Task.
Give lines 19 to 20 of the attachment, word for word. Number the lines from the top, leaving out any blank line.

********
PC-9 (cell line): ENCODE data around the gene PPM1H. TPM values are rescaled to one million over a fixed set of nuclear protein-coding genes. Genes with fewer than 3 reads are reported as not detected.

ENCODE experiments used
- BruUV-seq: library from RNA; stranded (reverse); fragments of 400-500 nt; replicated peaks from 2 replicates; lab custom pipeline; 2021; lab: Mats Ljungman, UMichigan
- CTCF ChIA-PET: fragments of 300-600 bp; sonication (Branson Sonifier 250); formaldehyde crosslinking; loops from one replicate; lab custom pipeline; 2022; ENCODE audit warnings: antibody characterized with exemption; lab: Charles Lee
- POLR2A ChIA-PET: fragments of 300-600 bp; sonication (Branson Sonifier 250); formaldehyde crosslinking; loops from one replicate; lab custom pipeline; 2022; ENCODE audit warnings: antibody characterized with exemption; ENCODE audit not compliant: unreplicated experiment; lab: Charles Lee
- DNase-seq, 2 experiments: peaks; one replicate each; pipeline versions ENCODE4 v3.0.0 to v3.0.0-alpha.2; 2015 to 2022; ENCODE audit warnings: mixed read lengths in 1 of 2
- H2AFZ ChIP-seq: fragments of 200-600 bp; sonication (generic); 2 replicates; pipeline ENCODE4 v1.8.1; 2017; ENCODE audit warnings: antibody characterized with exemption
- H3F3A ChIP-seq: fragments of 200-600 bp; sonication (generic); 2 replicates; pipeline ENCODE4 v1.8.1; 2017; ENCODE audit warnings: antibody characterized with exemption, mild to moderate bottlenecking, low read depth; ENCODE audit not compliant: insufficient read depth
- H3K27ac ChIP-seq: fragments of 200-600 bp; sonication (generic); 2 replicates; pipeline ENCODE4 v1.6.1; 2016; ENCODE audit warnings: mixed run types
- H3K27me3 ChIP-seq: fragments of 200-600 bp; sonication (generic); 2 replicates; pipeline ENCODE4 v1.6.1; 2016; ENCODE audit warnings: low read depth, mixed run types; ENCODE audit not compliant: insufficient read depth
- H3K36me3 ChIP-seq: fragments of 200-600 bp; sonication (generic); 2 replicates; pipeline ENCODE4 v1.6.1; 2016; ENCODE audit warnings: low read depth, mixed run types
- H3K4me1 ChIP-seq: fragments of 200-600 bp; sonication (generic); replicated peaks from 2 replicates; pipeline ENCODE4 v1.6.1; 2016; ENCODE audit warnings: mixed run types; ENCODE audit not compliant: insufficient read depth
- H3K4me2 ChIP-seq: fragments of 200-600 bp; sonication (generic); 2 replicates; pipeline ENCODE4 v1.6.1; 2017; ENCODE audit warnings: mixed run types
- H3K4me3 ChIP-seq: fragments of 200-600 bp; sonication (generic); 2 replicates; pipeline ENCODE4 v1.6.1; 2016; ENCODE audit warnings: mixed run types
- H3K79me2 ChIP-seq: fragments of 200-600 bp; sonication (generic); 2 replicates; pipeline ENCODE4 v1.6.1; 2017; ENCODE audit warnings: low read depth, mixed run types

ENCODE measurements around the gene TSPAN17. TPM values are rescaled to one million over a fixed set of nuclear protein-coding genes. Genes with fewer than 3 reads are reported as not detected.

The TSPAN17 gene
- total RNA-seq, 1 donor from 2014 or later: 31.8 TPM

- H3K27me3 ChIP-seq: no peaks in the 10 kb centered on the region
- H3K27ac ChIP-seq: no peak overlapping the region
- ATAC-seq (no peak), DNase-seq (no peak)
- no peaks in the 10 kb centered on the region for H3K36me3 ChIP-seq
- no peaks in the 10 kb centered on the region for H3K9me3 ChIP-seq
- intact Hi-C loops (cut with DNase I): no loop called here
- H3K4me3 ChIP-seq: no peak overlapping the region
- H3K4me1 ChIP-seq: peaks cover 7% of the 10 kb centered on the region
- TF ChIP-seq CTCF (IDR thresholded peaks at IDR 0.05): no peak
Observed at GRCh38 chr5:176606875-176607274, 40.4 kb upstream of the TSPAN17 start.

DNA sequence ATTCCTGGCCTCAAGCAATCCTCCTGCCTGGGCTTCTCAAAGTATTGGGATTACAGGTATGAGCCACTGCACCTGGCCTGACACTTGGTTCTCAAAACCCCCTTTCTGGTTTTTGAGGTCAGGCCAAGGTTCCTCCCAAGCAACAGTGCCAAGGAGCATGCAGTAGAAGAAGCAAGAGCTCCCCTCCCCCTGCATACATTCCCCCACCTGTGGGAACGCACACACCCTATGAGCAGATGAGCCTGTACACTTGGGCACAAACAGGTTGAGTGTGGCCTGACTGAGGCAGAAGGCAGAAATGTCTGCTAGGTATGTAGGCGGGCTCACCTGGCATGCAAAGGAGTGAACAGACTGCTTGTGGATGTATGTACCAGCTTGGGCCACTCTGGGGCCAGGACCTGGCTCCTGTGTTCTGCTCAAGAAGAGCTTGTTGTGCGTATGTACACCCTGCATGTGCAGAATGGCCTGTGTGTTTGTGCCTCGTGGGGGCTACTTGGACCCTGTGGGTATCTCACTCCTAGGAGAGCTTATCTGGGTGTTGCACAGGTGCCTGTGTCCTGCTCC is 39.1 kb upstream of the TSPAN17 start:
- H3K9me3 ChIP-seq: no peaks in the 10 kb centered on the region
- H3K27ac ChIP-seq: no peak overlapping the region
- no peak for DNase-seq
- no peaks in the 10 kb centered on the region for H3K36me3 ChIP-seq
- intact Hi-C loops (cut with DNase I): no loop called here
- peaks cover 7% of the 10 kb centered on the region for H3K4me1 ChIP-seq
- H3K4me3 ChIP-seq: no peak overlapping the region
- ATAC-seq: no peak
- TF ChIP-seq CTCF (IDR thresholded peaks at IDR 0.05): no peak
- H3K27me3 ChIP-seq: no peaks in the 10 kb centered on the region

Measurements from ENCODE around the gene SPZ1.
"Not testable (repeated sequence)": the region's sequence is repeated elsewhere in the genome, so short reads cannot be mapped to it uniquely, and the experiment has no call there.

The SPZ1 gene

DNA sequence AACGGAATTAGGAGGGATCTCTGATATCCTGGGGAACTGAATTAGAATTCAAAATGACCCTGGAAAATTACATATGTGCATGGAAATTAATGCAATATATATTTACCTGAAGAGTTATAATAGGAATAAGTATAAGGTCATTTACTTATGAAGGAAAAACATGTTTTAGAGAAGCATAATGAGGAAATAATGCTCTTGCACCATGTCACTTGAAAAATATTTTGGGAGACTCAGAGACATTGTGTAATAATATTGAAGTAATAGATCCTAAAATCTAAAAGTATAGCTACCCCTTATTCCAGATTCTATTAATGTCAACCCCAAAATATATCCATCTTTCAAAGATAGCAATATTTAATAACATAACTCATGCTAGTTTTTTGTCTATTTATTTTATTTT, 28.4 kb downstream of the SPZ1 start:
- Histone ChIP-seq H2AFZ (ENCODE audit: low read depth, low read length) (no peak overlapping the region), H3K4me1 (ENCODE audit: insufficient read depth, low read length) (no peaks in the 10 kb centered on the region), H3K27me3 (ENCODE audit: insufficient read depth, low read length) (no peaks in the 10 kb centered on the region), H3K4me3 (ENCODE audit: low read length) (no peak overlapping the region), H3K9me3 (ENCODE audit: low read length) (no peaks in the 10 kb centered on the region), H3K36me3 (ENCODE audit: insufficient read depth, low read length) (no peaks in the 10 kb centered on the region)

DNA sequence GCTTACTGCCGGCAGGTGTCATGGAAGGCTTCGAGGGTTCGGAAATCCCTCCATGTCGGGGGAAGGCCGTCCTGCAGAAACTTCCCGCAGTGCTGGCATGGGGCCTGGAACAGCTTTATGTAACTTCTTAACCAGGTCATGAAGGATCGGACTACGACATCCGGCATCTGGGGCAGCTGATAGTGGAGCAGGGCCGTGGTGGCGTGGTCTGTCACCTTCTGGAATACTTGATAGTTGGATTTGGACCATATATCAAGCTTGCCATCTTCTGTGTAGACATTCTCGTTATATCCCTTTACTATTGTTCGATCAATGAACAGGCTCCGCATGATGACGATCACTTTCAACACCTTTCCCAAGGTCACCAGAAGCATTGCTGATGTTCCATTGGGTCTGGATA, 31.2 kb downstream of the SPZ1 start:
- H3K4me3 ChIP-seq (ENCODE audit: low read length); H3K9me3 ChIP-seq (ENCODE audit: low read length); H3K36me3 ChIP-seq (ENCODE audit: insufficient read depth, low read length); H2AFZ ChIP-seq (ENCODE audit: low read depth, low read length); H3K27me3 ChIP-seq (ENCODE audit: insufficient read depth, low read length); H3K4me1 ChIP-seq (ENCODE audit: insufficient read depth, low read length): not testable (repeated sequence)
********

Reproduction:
- H3K27me3 ChIP-seq: no peaks in the 10 kb centered on the region
- H3K27ac ChIP-seq: no peak overlapping the region